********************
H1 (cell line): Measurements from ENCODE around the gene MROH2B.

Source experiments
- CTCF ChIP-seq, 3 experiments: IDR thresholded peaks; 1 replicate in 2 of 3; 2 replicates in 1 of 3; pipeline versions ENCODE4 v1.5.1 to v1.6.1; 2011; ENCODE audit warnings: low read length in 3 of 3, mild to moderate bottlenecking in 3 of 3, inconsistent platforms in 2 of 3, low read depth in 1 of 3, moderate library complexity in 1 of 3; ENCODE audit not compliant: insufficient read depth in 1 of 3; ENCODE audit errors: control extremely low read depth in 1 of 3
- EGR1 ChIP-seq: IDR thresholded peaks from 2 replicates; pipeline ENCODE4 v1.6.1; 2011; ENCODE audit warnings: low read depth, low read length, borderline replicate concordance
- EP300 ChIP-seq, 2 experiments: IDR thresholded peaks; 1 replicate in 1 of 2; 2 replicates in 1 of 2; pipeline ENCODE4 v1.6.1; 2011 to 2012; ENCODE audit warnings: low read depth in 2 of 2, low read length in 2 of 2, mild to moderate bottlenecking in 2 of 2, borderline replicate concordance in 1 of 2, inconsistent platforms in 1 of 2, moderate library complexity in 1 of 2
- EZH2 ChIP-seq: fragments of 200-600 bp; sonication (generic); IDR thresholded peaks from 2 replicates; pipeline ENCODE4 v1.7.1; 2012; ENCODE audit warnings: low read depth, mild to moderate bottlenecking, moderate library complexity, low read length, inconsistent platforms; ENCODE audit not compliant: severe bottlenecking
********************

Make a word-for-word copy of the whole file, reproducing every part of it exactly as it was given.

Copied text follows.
H1 (cell line): Measurements from ENCODE around the gene MROH2B.

Source experiments
- CTCF ChIP-seq, 3 experiments: IDR thresholded peaks; 1 replicate in 2 of 3; 2 replicates in 1 of 3; pipeline versions ENCODE4 v1.5.1 to v1.6.1; 2011; ENCODE audit warnings: low read length in 3 of 3, mild to moderate bottlenecking in 3 of 3, inconsistent platforms in 2 of 3, low read depth in 1 of 3, moderate library complexity in 1 of 3; ENCODE audit not compliant: insufficient read depth in 1 of 3; ENCODE audit errors: control extremely low read depth in 1 of 3
- EGR1 ChIP-seq: IDR thresholded peaks from 2 replicates; pipeline ENCODE4 v1.6.1; 2011; ENCODE audit warnings: low read depth, low read length, borderline replicate concordance
- EP300 ChIP-seq, 2 experiments: IDR thresholded peaks; 1 replicate in 1 of 2; 2 replicates in 1 of 2; pipeline ENCODE4 v1.6.1; 2011 to 2012; ENCODE audit warnings: low read depth in 2 of 2, low read length in 2 of 2, mild to moderate bottlenecking in 2 of 2, borderline replicate concordance in 1 of 2, inconsistent platforms in 1 of 2, moderate library complexity in 1 of 2
- EZH2 ChIP-seq: fragments of 200-600 bp; sonication (generic); IDR thresholded peaks from 2 replicates; pipeline ENCODE4 v1.7.1; 2012; ENCODE audit warnings: low read depth, mild to moderate bottlenecking, moderate library complexity, low read length, inconsistent platforms; ENCODE audit not compliant: severe bottlenecking